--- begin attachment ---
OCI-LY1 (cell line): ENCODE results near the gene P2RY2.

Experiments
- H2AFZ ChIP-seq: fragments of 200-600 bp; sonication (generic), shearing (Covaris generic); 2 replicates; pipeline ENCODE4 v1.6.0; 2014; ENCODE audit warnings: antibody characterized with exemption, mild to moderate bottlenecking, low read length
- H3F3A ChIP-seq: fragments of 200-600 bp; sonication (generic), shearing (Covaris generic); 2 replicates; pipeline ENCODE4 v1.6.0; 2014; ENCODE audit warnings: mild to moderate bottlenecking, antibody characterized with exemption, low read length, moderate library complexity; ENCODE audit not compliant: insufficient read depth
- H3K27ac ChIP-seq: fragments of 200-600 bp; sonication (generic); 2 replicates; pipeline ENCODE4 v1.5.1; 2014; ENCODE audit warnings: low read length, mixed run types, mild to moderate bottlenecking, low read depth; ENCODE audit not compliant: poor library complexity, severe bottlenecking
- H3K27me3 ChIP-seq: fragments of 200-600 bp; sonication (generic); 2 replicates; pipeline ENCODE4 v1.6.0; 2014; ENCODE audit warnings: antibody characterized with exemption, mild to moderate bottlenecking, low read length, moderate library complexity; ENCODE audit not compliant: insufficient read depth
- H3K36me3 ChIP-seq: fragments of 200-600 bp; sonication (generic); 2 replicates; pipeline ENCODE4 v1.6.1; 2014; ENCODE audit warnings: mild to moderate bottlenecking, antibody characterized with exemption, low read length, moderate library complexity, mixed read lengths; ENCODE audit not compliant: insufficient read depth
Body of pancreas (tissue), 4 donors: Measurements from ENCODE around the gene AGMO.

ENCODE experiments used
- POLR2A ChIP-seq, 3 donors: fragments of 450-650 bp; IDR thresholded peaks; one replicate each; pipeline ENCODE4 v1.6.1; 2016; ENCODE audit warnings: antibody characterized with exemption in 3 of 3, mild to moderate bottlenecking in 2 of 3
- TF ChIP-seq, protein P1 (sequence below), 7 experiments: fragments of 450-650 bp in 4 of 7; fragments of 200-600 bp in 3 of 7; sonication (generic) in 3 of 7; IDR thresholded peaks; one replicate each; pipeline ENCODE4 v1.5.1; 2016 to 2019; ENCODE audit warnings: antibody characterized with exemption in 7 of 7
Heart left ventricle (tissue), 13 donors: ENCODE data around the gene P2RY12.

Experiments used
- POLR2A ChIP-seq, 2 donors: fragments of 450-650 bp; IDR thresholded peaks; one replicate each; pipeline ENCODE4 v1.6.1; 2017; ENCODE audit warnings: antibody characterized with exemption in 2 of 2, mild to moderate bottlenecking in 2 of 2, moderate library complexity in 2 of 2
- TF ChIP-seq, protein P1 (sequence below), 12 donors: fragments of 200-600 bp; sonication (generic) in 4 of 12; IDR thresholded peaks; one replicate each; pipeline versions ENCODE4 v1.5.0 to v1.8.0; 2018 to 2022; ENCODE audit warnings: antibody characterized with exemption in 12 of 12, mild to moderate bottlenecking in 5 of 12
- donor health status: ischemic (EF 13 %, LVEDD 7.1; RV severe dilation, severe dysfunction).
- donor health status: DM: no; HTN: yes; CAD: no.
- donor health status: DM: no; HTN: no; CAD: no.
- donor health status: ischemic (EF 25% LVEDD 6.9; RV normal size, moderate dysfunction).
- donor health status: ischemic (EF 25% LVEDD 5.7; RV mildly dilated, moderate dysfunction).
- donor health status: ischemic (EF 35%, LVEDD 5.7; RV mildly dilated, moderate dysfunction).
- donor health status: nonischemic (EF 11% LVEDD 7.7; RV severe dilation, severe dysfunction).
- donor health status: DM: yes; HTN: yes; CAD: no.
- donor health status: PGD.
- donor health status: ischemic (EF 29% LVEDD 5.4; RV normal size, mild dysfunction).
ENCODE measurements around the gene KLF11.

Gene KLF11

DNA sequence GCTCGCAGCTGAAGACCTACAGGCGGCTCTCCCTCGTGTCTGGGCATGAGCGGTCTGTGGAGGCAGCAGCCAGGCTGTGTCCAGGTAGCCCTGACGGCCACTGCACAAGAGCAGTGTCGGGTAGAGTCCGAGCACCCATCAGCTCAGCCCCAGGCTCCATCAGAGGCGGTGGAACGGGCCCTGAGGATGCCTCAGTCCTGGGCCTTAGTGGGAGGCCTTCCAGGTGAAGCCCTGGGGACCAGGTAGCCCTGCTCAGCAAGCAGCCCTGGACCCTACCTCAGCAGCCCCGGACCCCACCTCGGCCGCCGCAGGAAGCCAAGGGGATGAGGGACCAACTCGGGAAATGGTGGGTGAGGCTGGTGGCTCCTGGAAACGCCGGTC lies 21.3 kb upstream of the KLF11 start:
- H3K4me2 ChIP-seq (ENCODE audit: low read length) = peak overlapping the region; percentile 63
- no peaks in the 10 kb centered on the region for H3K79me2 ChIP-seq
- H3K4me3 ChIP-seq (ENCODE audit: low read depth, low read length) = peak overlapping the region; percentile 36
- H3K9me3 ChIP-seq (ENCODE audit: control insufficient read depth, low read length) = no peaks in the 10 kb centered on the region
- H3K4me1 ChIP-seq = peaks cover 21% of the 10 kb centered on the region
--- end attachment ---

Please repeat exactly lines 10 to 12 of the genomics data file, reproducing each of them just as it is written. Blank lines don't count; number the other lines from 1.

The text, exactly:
- POLR2A ChIP-seq, 3 donors: fragments of 450-650 bp; IDR thresholded peaks; one replicate each; pipeline ENCODE4 v1.6.1; 2016; ENCODE audit warnings: antibody characterized with exemption in 3 of 3, mild to moderate bottlenecking in 2 of 3
- TF ChIP-seq, protein P1 (sequence below), 7 experiments: fragments of 450-650 bp in 4 of 7; fragments of 200-600 bp in 3 of 7; sonication (generic) in 3 of 7; IDR thresholded peaks; one replicate each; pipeline ENCODE4 v1.5.1; 2016 to 2019; ENCODE audit warnings: antibody characterized with exemption in 7 of 7
Heart left ventricle (tissue), 13 donors: ENCODE data around the gene P2RY12.